Patton's Iron Cavalry - The Impact of the Mechanized Cavalry on the U.S. Third Army Page: 75
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first would be to seize a crossing over the Saar River. The second would be to protect the
northern flank of the 10th AD and 90th ID as they encircled the city of Metz.
The Brave Rifles began their move on 14 November, with their drive to the north
kicking off in earnest on 17 November. The next day saw both squadrons engaged in heavy
urban combat as they fought from town to town north into the Saar-Moselle Triangle. 18
November saw the cavalrymen advance a little over a mile on a five mile frontage. The addition
of the M18 Hellcats of the 705th TD battalion proved decisive in much of the fighting as their
76mm high velocity cannons were able to destroy most German positions with a few well placed
rounds, and were vastly superior to any organic firepower carried by the cavalry. The fighting
around and in the town of Bischdorf, Germany was typical of the day's action. A company
sized formation of Germans (approximately 100 men) entrenched behind roadblocks attempted
to resist the efforts of C Troop (reinforced by a platoon of M18s and a squad of engineers) and F
Company, 43rd Squadron as they assaulted into the town. Once again, the cavalry demonstrated
an understanding of combined arms, by using its tanks and tank destroyers to suppress the
enemy, its engineers to clear the roadblocks, and then dismounted cavalrymen moving under the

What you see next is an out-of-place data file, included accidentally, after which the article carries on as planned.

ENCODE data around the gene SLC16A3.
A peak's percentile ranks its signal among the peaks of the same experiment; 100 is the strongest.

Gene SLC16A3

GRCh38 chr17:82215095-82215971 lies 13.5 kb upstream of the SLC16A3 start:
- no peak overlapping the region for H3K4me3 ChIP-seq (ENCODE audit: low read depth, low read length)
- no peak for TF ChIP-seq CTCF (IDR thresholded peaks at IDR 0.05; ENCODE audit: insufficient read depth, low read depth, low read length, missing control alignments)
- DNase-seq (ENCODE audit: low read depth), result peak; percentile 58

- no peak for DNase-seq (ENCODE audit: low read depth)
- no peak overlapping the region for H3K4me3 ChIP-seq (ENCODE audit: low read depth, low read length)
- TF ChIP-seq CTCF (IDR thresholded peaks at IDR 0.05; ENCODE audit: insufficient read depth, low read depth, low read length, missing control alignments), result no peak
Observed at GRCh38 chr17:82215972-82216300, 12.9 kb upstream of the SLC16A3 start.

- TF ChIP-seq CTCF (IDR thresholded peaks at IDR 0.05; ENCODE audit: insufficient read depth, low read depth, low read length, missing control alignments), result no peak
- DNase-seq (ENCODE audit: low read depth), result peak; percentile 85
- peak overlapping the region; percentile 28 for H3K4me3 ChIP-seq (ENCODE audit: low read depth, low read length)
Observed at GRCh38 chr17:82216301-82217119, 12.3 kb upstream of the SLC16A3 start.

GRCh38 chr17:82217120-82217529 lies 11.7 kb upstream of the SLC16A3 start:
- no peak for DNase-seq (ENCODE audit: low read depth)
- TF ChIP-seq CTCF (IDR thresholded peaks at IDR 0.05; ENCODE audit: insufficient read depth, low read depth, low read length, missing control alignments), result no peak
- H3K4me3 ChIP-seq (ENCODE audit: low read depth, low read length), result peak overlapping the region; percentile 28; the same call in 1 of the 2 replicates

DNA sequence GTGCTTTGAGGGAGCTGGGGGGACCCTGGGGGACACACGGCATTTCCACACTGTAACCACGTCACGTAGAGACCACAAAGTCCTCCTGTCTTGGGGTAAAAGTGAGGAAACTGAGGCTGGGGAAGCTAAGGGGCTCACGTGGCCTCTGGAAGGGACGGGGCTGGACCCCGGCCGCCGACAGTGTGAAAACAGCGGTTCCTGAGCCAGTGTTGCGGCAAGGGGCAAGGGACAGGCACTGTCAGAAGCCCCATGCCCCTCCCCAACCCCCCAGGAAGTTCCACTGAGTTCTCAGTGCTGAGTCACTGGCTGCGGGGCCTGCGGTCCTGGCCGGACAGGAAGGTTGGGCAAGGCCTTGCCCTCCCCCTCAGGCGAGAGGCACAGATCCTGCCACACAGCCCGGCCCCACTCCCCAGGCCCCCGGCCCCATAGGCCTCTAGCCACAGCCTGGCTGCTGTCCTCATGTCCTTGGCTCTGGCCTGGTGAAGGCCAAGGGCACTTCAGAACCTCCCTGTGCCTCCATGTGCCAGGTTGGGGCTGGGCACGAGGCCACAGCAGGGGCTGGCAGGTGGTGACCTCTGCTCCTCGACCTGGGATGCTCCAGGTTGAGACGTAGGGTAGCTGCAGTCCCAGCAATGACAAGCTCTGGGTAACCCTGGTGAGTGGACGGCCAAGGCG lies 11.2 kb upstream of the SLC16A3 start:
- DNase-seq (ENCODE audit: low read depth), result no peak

suppressive fire to clear the enemy from their positions. The next day, 19 November, TF Polk
advanced to portions of the Siegfried Line. While the 43rd Squadron on the east flank made
limited progress (one mile) seizing its objectives for the day, the 3rd Squadron on the west flank
met such determined resistance from heavily entrenched German forces in bunkers and pillboxes
that they were obliged to withdraw to their start lines for the day.165
The fighting on 18 and 19 November again revealed the strengths and weaknesses of the
mechanized cavalry in direct combat. The combined arms nature of the organization allowed the
165 "Patton's Ghost Troops" -After Action Report 9 August 1944- 9 May 1945, 72-74. "XX Corps After
Action Report, 1 November 1944 - 30 November 1944,"14-21.
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Nance, William Stuart. Patton's Iron Cavalry - The Impact of the Mechanized Cavalry on the U.S. Third Army, thesis, May 2011; Denton, Texas. (digital.library.unt.edu/ark:/67531/metadc68023/m1/81/: accessed April 25, 2017), University of North Texas Libraries, Digital Library, digital.library.unt.edu; .